To some it's just a line on a map - but to many others the border is a burning issue.
Its influence isn't just felt in politics, but in the economy, education, health and even sport.
In theory, under the terms of the Good Friday Agreement, a referendum could be held once every seven years, and in the next few days Sinn Féin is expected to ratchet up its campaign for one.
But is there real support for such a move?
"I suppose Sinn Féin has to be doing something about the Irish dimension, as we used to call it, and promoting or calling for a border poll is one way of expressing to their own followers their continuing commitment to a united Ireland," said author and journalist Eamonn McCann.
"I think a Border poll would literally be a flag-waving exercise, as you would see political parties on each side of the communal divide identifying themselves, they would march into political battle on a border referendum carrying their particular flags. Do we really want that?"
A referendum rejected a united Ireland in 1973. Now 40 years on, and with tensions over flags still polarising communities, it's still hard to sell the proposition to unionists.
The recent census provided interesting reading for those looking for twitches on the web of Northern Ireland society.
There is this evolving Northern Irish identity where many people feel safe and content to call themselves Northern Irish and they want to focus on how Northern Ireland can fulfil its potential and how we can create economic stability in Northern Ireland, rather than looking at Irishness or Britishness
Prof. Deirdre Heenan
It showed that attitudes towards identity and nationality are evolving.
Professor Deirdre Heenan said: "I think the recent census took many people by surprise because what it shows is it's no longer correct to talk in terms of a British or an Irish identity, that it's a simple dichotomy between the two."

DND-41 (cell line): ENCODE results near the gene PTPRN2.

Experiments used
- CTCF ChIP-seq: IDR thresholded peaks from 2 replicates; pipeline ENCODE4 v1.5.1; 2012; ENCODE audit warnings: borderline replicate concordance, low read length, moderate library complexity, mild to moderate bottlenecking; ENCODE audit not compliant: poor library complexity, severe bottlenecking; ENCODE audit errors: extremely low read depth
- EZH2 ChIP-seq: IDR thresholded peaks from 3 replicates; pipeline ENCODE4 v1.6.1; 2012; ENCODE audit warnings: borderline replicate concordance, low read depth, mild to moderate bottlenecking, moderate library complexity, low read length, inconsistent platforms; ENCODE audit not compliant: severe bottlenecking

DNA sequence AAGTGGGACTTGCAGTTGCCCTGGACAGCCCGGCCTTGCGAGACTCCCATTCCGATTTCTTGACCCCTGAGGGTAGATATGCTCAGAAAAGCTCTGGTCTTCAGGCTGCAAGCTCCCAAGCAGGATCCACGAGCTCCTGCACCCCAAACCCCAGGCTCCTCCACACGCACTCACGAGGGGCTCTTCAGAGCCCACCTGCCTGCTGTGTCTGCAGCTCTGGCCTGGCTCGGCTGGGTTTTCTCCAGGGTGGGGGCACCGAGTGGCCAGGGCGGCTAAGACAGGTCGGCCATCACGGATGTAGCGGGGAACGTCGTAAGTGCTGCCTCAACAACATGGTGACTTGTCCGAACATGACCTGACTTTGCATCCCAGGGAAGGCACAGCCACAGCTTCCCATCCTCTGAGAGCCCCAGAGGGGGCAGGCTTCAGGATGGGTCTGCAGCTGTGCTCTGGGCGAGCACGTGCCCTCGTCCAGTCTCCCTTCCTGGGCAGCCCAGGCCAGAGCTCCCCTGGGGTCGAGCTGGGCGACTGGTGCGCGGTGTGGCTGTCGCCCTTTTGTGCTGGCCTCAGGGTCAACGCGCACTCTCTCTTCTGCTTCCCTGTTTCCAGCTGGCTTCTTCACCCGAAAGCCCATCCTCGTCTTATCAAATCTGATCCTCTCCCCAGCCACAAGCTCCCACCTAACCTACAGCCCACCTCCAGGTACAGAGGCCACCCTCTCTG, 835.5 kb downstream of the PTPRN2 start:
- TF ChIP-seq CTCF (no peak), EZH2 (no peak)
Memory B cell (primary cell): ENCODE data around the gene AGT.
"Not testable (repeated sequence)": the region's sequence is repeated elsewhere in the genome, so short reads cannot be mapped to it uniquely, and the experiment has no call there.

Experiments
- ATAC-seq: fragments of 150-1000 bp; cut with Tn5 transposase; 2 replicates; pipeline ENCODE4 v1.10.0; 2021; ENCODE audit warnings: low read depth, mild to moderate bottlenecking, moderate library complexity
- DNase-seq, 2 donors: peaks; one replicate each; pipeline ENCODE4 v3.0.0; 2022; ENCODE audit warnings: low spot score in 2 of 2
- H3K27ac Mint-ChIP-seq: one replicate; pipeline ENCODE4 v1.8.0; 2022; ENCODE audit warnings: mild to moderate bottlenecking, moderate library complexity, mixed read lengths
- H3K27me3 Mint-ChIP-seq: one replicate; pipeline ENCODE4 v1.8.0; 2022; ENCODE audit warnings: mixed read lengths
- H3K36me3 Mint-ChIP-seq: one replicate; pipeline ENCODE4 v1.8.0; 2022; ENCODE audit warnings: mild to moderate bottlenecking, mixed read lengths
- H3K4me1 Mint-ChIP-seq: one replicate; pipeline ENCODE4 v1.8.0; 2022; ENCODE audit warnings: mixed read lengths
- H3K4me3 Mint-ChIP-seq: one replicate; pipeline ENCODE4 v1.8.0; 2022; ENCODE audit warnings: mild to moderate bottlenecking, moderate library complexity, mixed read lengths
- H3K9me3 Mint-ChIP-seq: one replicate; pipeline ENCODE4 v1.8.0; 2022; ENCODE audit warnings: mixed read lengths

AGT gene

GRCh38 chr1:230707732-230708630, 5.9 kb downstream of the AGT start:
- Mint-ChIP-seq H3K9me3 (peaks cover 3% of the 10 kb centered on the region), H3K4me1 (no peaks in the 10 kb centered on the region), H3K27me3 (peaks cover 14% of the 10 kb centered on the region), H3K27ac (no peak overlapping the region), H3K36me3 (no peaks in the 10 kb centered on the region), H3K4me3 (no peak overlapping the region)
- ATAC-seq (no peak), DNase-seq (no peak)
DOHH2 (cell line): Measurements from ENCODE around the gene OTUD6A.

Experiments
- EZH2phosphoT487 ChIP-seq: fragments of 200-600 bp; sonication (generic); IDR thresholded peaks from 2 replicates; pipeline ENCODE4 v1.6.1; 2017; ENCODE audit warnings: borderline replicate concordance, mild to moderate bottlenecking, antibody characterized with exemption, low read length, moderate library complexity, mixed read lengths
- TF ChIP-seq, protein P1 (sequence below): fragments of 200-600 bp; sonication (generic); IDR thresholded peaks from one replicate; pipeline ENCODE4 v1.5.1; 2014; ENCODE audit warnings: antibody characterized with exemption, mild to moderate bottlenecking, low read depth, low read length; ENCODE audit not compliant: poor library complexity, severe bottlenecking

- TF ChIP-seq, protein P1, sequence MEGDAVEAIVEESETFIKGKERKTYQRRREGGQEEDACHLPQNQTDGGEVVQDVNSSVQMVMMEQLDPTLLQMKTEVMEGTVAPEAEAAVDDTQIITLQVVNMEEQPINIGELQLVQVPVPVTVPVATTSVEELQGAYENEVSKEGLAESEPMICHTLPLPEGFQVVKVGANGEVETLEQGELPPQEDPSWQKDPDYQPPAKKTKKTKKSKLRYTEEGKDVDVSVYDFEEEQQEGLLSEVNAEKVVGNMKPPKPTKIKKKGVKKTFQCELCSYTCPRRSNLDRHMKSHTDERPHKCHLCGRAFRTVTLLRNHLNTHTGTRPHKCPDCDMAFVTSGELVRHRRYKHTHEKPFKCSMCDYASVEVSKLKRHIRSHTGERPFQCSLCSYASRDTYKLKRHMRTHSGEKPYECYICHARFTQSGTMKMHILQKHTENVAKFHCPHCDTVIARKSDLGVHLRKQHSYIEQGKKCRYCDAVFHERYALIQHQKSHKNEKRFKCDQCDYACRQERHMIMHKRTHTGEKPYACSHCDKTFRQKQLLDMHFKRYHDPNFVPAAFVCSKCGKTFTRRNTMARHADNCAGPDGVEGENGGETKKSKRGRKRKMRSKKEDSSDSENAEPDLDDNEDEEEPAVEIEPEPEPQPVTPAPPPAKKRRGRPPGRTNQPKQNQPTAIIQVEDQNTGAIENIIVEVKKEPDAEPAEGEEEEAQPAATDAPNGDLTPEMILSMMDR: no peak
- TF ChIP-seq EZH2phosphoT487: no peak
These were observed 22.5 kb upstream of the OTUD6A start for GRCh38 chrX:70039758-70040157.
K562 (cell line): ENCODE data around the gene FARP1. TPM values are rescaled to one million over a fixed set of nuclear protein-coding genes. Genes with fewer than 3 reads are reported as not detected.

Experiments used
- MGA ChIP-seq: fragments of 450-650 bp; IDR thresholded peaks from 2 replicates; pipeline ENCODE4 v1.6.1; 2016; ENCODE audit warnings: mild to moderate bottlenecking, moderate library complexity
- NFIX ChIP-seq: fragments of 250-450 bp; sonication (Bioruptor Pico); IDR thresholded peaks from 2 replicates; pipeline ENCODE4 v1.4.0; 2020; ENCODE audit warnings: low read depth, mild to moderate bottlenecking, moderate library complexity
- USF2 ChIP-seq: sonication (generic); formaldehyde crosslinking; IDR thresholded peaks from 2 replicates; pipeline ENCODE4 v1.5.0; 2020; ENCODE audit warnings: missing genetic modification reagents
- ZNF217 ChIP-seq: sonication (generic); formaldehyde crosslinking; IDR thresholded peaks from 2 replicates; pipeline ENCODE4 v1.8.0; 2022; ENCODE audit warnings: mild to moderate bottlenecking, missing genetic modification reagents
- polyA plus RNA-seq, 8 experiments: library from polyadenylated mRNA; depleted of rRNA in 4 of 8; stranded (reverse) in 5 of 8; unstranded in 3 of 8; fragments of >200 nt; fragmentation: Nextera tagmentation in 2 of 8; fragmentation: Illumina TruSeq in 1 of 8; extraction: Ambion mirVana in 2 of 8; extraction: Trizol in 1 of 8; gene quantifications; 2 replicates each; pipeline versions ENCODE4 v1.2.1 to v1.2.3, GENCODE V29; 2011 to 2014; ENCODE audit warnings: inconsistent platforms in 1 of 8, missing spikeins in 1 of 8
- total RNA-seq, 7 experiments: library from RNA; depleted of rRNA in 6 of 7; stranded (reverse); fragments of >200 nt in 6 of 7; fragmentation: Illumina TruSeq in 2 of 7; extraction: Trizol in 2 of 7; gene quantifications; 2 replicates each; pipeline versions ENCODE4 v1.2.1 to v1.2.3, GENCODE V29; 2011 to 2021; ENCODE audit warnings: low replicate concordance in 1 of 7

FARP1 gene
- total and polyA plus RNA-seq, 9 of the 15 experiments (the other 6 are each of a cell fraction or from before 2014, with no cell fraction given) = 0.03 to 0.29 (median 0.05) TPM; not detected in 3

Tourists may barely notice when they cross the border, but it's not so simple for businesses.
Economic analyst Paul Gosling said: "In Northern Ireland we're a half-way house.
"We're half-way between the Irish Republic and half-way between Great Britain.
"So we haven't got a fair system in terms of competing with the south because of corporation tax, yet we're not integrated with the Great British economy either, so we've got the worst of both worlds.
"But I think the real threat to the economy of Northern Ireland would be if the United Kingdom leaves the European Union, and I think if Northern Ireland, with the rest of the UK, left the European Union that would create enormous problems in terms of separating our economy from the South because in many ways we are integrated now."
Debating the issue on UTV Live Tonight, Sinn Féin TD Pearse Doherty defended the timing of the campaign, amid unrest over the Union flag.
"That shouldn't be an excuse to not pursue a campaign which the majority of people on the island of Ireland would like to see," he explained.
"The majority of people in the island of Ireland want to see Irish reunification but we recognise that the Good Friday Agreement allowed for a border poll and it would be a decision for people within the north.
"This isn't about sectarianism, this is about having a conversation with Unionists.
"This is about allowing people to make their own decision and to have that option of where they would like to see their future lie and what is in the best interests of them economically."
Meanwhile the Enterprise Minister for Enterprise, the DUP's Arlene Foster, described it as a "stunt politics".
She said: "I think very much it is stunt politics because it is very lazy sectarianism to look at the census and say that there has been a change.
"If there has been a change, it is actually the fact that people in the Nationalist community are content in calling themselves Northern Irish and I think that is very significant because people are content in their identity here in Northern Ireland.
"They accept that that is the case and in actual fact a border poll can only take place if the Secretary of State - and Sinn Féin know this, so it is a stunt - it can only take place if the Secretary of State decides that there is evidence to support such a change and there is no such evidence."
While Sinn Féin tries to persuade unionists to hitch their wagon to the United Ireland train, commerce and manufacturing may be keeping a wary eye - not on removing the Irish border, but on whether the UK is likely to resurrect its old borders with the rest of Europe.